Chuck Blazer: The parrot collector turned Fifa whistleblower


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Chuck Blazer’s (right) whistle-blowing led to Sepp Blatter’s (left) crucial departure

Chuck Blazer was the central figure behind the Fifa corruption scandal, which led to the eventual downfall of the organisation’s president, Sepp Blatter.

But the ex-Fifa executive-turned-whistleblower was also known for leading an eccentric, and often lavish, lifestyle, with reports he had a separate Manhattan flat for his cats and a parrot frequently seen on his shoulder.

He died at the age of 72 in July 2017.

Rise from salesman

For a man whose career has come to epitomise sleaze in football, it may be surprising – or perhaps fitting – that Blazer never actually played the sport himself.

“Chuck is extraordinarily knowledgeable about soccer, but I never detected in him any real passion for the sport,” Doug Logan, another prominent figure in the development of football in the US in the 1990s, told Buzzfeed in an extensive piece in June 2014. “He’s what I’d affectionately call a suit.”

His involvement with football began when he coached his son’s team in the town of New Rochelle, New York state, in the late 1970s.

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Blazer earned the nickname “Mr Ten Percent” due to his lucrative contract with Concacaf

Blazer’s skills as a salesman and his knowledge of the business side of football saw him rise through regional football organisations in the US, and then on to the Confederation of North, Central America and Caribbean Association Football (Concacaf).

There he teamed up with Trinidadian football administrator Jack Warner to engineer Mr Warner’s election as president of Concacaf in 1990. Mr Warner immediately named Blazer general secretary and put him in charge of the organisation’s operations.

The two moved Concacaf’s headquarters from Guatemala City to the US; it was at this time that Blazer signed a contract with Concacaf that entitled him to 10% commissions on all sponsorship and TV rights deals through his company Sportvertising, giving rise to his nickname of “Mr Ten Percent”.

His pet parrot, and other eccentricities

From 1996 to 2013 he was on Fifa’s Executive Committee. Blazer was not shy about publicising the lifestyle he enjoyed while at Fifa’s upper echelons.

A blog recording his travels documented, amongst other things, his meetings with world leaders and Miss Universe 2011, watching the 2012 Super Bowl in a special suite and his enthusiasm for fancy dress.

He also introduced readers to his pet parrot, a blue-and-gold macaw named Max. Blazer even uploaded a video of the bird dancing on the basket of his mobility scooter in New York’s Central Park.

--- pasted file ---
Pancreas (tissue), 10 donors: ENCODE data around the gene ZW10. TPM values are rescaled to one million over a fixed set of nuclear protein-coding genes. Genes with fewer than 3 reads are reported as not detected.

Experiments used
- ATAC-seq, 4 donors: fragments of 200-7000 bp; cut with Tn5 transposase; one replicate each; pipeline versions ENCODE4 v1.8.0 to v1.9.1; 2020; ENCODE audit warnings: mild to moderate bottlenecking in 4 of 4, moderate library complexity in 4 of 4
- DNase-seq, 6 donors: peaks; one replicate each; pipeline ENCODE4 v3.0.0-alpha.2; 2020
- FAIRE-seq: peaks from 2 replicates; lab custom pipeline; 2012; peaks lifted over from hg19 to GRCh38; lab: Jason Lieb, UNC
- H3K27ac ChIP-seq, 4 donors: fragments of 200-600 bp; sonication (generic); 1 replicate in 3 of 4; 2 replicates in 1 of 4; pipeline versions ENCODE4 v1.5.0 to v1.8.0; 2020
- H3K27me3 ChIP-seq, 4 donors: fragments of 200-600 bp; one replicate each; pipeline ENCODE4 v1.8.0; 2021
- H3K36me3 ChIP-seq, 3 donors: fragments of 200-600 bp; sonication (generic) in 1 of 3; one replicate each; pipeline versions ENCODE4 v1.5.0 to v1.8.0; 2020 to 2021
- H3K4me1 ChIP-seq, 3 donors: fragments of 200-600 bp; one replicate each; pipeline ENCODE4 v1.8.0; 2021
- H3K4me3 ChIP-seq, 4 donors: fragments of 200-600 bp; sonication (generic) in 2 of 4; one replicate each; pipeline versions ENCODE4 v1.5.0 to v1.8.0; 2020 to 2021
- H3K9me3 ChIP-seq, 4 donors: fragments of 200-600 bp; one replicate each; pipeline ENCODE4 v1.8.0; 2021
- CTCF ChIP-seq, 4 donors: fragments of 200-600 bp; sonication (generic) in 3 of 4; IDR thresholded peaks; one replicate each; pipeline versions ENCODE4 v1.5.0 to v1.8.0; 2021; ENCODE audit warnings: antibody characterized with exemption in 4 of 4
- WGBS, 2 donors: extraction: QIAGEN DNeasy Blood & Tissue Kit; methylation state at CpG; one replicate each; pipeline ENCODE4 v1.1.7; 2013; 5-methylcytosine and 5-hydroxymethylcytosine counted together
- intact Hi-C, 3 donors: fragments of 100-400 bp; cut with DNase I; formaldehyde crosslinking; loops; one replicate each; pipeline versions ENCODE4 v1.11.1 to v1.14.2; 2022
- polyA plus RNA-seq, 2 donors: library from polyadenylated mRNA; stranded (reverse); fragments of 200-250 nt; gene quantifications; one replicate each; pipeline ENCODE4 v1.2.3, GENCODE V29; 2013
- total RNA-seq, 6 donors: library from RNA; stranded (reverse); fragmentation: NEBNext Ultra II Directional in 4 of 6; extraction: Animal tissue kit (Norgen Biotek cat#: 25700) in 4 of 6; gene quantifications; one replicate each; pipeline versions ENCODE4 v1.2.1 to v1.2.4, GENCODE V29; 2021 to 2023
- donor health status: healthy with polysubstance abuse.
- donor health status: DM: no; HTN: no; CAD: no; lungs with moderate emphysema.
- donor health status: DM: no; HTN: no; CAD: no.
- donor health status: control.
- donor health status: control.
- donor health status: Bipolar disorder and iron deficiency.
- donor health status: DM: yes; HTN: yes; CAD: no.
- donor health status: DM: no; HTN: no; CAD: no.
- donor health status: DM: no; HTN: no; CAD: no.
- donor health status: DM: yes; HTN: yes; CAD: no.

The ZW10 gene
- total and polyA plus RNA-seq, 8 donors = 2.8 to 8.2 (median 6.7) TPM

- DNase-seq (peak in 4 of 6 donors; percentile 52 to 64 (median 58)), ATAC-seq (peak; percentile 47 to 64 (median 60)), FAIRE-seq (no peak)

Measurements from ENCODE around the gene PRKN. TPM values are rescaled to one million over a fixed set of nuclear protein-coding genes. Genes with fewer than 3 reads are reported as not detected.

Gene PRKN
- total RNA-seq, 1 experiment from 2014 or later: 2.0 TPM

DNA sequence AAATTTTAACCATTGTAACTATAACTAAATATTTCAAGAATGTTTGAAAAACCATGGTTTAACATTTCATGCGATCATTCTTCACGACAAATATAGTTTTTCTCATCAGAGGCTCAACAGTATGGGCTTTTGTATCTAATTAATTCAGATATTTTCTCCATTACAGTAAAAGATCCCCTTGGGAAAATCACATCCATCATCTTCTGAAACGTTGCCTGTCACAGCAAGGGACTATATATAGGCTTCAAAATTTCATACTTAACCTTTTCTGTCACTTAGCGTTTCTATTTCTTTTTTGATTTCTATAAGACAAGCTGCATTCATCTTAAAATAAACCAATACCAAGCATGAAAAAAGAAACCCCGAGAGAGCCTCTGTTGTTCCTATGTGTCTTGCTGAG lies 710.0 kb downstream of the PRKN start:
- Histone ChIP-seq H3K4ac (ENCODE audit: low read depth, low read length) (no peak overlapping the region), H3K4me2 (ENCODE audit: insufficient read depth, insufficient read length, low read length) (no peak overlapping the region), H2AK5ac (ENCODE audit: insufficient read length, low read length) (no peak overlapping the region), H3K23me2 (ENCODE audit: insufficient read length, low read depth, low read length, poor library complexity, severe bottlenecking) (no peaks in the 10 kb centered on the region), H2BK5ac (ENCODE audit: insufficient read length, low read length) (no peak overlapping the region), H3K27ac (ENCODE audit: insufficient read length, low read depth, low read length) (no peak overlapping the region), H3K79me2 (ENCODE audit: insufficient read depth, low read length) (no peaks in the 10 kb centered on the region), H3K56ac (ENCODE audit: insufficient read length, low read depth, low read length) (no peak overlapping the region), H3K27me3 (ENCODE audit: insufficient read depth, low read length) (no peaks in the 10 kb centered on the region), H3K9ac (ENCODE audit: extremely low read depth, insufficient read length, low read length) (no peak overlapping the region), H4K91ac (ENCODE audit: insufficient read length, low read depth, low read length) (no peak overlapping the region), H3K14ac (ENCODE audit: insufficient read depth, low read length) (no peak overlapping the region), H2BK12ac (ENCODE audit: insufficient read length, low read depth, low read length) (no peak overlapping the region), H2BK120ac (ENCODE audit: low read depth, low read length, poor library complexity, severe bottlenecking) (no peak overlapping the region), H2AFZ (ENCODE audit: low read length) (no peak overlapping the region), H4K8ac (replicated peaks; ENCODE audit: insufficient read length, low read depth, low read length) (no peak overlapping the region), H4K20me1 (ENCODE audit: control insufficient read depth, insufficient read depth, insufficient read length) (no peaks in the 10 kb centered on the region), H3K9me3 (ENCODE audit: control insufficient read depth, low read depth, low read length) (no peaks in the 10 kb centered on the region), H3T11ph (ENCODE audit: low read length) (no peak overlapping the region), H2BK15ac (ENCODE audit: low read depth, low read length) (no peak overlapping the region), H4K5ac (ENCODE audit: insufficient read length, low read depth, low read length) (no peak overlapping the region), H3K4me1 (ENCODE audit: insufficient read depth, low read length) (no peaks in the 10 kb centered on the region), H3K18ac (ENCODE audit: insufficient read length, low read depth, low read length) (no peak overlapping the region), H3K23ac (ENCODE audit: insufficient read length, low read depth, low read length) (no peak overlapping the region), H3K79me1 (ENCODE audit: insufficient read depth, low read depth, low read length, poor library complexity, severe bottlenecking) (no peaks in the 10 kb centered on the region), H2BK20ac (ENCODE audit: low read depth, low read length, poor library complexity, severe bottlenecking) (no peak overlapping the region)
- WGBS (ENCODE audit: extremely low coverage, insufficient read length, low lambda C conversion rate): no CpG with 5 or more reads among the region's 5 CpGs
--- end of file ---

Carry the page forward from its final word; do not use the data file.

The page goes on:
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His famous blue and white parrot featured in posts on his colourful blog

According to one Sunday Times report, the famous parrot was trained by Blazer’s ex-wife to verbally abuse him after the couple had split up.

He was also rumoured to have kept an apartment just for his cats in New York’s famous Trump Tower skyscraper, as well as one for himself that Mr Warner accused him of paying for with Concacaf funds.

According to a 2013 report by Concacaf’s integrity committee, he also used $48,500 of the organisation’s money to buy a Hummer, which then cost $600 a month to park near his New York office.

FBI sting on a mobility scooter

Mr Warner left Concacaf in 2011 after allegations of corruption and bribery, and Blazer left later that year after learning the new leadership wanted rid of him.

After resigning, he was reported to have said: “This has been the best job in the world, but I need some action. People should seriously consider me for a top CEO.”

His lavish lifestyle began to unravel when it came to light that US investigators were probing confidential payments to offshore accounts operated by Blazer.

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The former Fifa executive was often seen on his motorised scooter

A report on the investigation by the New York Daily News in November 2011 said Blazer was stopped while making his way to a pricey Manhattan restaurant in a mobility scooter by federal agents who had been tracking tax evasion.

“We can take you away in handcuffs now – or you can co-operate,” one of the agents allegedly told Blazer.

He is then said to have agreed to record his colleagues using a microphone hidden in a keychain.

In 2013, he pleaded guilty to bribery, money laundering and tax evasion but agreed to help investigators expose corruption in Fifa. He was banned from all football activities for life in 2015.

According to the New York Times, Blazer had been suffering from rectal cancer for years. His lawyers announced his death on 12 July 2017.

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